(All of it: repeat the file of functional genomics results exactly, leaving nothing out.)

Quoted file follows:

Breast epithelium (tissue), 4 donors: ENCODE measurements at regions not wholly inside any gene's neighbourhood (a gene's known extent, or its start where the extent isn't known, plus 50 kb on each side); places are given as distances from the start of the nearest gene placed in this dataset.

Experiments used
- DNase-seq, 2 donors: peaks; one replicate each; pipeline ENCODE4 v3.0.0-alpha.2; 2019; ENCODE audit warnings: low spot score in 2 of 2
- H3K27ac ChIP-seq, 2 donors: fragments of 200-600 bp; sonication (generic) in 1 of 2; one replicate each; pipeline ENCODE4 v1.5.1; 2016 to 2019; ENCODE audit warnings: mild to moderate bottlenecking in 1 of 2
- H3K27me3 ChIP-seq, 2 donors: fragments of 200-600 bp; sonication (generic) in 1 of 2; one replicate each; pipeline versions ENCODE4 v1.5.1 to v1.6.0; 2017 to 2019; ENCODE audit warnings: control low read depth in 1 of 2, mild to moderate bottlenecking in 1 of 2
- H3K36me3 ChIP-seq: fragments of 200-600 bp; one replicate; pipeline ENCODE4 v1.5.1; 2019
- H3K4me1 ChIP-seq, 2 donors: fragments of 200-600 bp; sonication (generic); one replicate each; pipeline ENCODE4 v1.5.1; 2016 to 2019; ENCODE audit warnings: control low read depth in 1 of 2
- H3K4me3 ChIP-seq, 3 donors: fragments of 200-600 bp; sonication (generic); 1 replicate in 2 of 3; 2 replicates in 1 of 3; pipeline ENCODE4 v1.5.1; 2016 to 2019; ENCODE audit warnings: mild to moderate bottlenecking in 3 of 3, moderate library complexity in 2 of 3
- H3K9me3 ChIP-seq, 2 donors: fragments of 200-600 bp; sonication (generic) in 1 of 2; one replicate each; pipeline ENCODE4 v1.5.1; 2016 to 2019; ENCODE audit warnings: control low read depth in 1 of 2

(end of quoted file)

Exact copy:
Breast epithelium (tissue), 4 donors: ENCODE measurements at regions not wholly inside any gene's neighbourhood (a gene's known extent, or its start where the extent isn't known, plus 50 kb on each side); places are given as distances from the start of the nearest gene placed in this dataset.

Experiments used
- DNase-seq, 2 donors: peaks; one replicate each; pipeline ENCODE4 v3.0.0-alpha.2; 2019; ENCODE audit warnings: low spot score in 2 of 2
- H3K27ac ChIP-seq, 2 donors: fragments of 200-600 bp; sonication (generic) in 1 of 2; one replicate each; pipeline ENCODE4 v1.5.1; 2016 to 2019; ENCODE audit warnings: mild to moderate bottlenecking in 1 of 2
- H3K27me3 ChIP-seq, 2 donors: fragments of 200-600 bp; sonication (generic) in 1 of 2; one replicate each; pipeline versions ENCODE4 v1.5.1 to v1.6.0; 2017 to 2019; ENCODE audit warnings: control low read depth in 1 of 2, mild to moderate bottlenecking in 1 of 2
- H3K36me3 ChIP-seq: fragments of 200-600 bp; one replicate; pipeline ENCODE4 v1.5.1; 2019
- H3K4me1 ChIP-seq, 2 donors: fragments of 200-600 bp; sonication (generic); one replicate each; pipeline ENCODE4 v1.5.1; 2016 to 2019; ENCODE audit warnings: control low read depth in 1 of 2
- H3K4me3 ChIP-seq, 3 donors: fragments of 200-600 bp; sonication (generic); 1 replicate in 2 of 3; 2 replicates in 1 of 3; pipeline ENCODE4 v1.5.1; 2016 to 2019; ENCODE audit warnings: mild to moderate bottlenecking in 3 of 3, moderate library complexity in 2 of 3
- H3K9me3 ChIP-seq, 2 donors: fragments of 200-600 bp; sonication (generic) in 1 of 2; one replicate each; pipeline ENCODE4 v1.5.1; 2016 to 2019; ENCODE audit warnings: control low read depth in 1 of 2